17 Oregon Hospitals Agree: Healthy Babies Are Worth the Wait
Joanne Rogovoy, State Director of Program Services & Public Affairs, (971) 270-2885, email@example.com
Michele M. Larsen, State Director of Communications , (971) 270-2891, firstname.lastname@example.org
March of Dimes and the Oregon Health Leadership Council issue a community challengePortland, Oregon, August 03, 2011
Every week of pregnancy is crucial to a newborn’s health. On the heels of March of Dimes unveiling a new public education campaign, called “Healthy Babies Are Worth the Wait,” to raise awareness about the important development that occurs during those last few weeks, 17 Oregon hospitals have come together to agree to put a “hard stop” on elective non-medically necessary inductions and C-sections before 39 weeks gestation by September 1, 2011.
"A ‘hard stop’ means that a Labor and Delivery Unit receiving a request to schedule a delivery by either labor induction or C-section without documented medical necessity will simply say ‘no’, and the patient will not be admitted or scheduled,” explained Dr. Duncan Neilson, VP Surgical Specialties at Legacy Health. “A list of approved medical reasons for early delivery will be available to all schedulers and will be updated as needed by the medical leadership of the program.”
Out of the 53 birthing hospitals in the state, the 17 agreeing to the “hard stop” by September 1st delivered over 22,600 babies between them in 2010; making up 49.4% of all Oregon births that year.
“This level of voluntary cooperation among obstetric providers and hospitals is unprecedented in the state of Oregon, and reflects the high level of consensus and commitment to this important project,” said Dr. Neilson.
Research has shown that a baby’s brain nearly doubles in weight in the last few weeks of pregnancy, and important lung, liver and kidney development also occurs at this time.
Ten percent of all infants experienced complications when born electively before 39 weeks, and the risk of death is nearly double for infants born at 37 weeks of pregnancy, when compared to babies born at 40 weeks, for all races and ethnicities.
“With more babies being born at 39 and 40 weeks of gestation instead of 36, 37, or 38 weeks, we should see a large number of complications decrease in babies including: respiratory distress, need for admission to neonatal intensive care, and jaundice,” said Dr. Aaron Caughey, Chair of the OB/GYN Department at Oregon Health & Science University.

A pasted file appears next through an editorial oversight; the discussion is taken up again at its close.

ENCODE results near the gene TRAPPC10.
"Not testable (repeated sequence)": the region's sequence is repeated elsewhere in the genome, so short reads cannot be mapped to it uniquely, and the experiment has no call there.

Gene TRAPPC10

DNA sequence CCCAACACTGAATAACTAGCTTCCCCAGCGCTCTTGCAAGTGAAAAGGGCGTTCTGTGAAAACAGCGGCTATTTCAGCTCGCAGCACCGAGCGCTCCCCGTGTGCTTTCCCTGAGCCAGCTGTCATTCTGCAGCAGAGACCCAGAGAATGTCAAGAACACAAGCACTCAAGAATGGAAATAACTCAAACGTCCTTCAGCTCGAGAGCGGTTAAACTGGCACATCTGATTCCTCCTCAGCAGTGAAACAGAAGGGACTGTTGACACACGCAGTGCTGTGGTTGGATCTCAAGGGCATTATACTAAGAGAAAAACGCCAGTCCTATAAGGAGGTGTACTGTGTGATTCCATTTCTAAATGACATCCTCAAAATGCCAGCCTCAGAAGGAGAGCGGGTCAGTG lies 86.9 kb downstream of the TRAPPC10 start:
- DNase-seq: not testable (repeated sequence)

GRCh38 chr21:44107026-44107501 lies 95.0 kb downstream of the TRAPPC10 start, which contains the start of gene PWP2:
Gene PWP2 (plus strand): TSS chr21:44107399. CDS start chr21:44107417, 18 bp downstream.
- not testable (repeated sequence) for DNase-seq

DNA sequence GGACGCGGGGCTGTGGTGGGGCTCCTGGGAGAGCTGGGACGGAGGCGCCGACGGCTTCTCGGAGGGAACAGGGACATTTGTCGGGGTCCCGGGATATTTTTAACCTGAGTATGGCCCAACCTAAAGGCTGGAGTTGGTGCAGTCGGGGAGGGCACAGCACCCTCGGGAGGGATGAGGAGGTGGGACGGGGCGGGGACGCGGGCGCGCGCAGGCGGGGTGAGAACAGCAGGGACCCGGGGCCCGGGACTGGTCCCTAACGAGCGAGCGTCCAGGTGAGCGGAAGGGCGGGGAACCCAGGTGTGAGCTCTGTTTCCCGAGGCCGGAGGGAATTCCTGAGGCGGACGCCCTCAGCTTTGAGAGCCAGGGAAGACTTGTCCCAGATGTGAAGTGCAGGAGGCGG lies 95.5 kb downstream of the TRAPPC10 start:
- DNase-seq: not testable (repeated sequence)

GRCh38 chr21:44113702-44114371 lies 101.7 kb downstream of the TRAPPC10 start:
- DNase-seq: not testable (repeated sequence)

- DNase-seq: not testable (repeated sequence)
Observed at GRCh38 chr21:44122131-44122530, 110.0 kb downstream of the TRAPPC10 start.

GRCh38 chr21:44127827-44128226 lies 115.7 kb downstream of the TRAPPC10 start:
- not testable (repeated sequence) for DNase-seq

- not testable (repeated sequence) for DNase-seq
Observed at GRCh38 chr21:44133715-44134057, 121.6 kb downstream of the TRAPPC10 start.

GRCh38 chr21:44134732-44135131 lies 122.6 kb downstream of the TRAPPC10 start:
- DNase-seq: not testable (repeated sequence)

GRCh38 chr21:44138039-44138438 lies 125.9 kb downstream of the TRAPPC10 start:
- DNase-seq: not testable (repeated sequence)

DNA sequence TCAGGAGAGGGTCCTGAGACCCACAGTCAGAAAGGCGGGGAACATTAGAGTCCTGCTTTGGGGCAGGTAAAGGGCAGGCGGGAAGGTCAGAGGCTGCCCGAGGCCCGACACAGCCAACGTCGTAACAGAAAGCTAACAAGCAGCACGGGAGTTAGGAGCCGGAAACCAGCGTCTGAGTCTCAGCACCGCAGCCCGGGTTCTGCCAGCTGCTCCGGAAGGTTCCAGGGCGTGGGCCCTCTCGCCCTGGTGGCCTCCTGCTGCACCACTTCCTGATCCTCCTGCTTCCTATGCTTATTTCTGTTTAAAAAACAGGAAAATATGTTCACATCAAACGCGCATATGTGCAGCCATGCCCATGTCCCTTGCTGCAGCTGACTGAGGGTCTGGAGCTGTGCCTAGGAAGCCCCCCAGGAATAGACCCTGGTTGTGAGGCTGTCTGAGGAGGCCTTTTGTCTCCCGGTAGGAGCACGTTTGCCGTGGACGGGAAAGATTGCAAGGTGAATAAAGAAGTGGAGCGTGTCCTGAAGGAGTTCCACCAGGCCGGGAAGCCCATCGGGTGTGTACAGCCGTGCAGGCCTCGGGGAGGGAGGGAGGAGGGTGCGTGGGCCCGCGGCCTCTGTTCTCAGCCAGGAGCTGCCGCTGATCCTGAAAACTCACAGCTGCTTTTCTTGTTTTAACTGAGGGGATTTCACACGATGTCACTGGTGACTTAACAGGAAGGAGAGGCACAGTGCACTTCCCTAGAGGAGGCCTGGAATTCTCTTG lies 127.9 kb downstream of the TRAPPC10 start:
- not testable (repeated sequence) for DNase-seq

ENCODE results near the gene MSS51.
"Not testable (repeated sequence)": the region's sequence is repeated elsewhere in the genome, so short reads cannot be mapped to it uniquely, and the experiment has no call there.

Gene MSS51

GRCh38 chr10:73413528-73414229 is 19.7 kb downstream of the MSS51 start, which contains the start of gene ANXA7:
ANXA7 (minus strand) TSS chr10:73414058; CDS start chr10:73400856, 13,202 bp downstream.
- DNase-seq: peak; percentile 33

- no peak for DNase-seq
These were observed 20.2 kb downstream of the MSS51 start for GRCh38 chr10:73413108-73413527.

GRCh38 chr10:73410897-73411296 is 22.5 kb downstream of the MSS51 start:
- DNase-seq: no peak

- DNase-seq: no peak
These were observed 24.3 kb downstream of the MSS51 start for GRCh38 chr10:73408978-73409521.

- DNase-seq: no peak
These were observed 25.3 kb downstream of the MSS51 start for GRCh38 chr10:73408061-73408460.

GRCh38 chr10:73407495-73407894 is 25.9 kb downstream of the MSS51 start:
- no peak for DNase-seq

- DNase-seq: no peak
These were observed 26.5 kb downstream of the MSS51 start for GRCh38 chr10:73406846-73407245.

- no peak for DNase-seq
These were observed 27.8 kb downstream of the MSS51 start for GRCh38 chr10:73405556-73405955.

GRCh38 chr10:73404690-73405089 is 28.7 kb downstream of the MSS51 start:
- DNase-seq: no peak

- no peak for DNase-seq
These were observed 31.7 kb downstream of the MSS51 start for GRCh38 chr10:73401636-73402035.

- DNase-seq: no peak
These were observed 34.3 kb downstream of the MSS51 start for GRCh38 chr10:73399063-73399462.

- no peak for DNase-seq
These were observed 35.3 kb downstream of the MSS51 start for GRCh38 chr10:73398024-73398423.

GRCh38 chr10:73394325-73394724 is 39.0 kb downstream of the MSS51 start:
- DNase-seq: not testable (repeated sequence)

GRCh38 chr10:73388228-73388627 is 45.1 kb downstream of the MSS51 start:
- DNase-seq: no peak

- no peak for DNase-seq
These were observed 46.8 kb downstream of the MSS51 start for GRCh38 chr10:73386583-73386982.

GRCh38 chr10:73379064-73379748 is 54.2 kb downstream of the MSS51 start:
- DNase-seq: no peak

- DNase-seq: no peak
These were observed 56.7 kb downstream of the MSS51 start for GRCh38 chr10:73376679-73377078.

March of Dimes Greater Oregon Chapter, in conjunction with the Oregon Health Leadership Council, is issuing a community challenge to all remaining hospitals in the state to join the Healthy Babies are Worth the Wait campaign by committing to a “hard stop” on all elective non-medically necessary deliveries prior to 39 weeks.
The 17 hospitals already committed to this effort are: Oregon Health & Science University (OHSU), the hospitals of Providence Health and Services, the hospitals of Legacy Health, Kaiser Permanente, Tuality Health Care, and Adventist Medical Center.
“In order to be successful, our patients are going to need to understand the value in avoiding early term elective deliveries,” said Dr. Mark Tomlinson of Providence St. Vincent Medical Center. “The community-wide collaboration will emphasize the importance of the message as well as facilitate broad spreading of the information.”
“The March of Dimes campaign, Healthy Babies Are Worth the Wait, encourages women to allow labor to begin on its own if their pregnancy is healthy and aims to dispel the myth that it’s completely safe to schedule a delivery before 39 weeks of pregnancy without a medical need,” said Joanne Rogovoy, State Director of Program Services and Advocacy and Government Affairs for March of Dimes Greater Oregon Chapter.
Babies born too early may have more health problems at birth and later in life. Here's why babies need 39 weeks:
- Important organs, like the brain, lungs and liver, get all the time they need to develop.
- Babies are less likely to have vision and hearing problems after birth.
- Babies born too soon often are too small. Babies born at a healthy weight have an easier time staying warm than babies born too small.
- Babies can suck and swallow and stay awake long enough to eat after they’re born. Babies born early sometimes can't do these things.
As part of Healthy Babies Are Worth the Wait March of Dimes will send each hospital agreeing to a “hard stop” patient information and education materials about the risks of delivering prior to 39 weeks. Information about the new Healthy Babies Are Worth the Wait educational campaign can be found at marchofdimes.org/39weeks.
March of Dimes is the leading nonprofit organization for pregnancy and baby health. With chapters nationwide, March of Dimes works to improve the health of babies by preventing birth defects, premature birth and infant mortality. For the latest resources and information, visit marchofdimes.org or nacersano.org. For free access to national, state, county and city-level maternal and infant health data, visit PeriStats, at marchofdimes.org/PeriStats. Find out what’s going on in the Greater Oregon Chapter by visiting OregonMOD.com.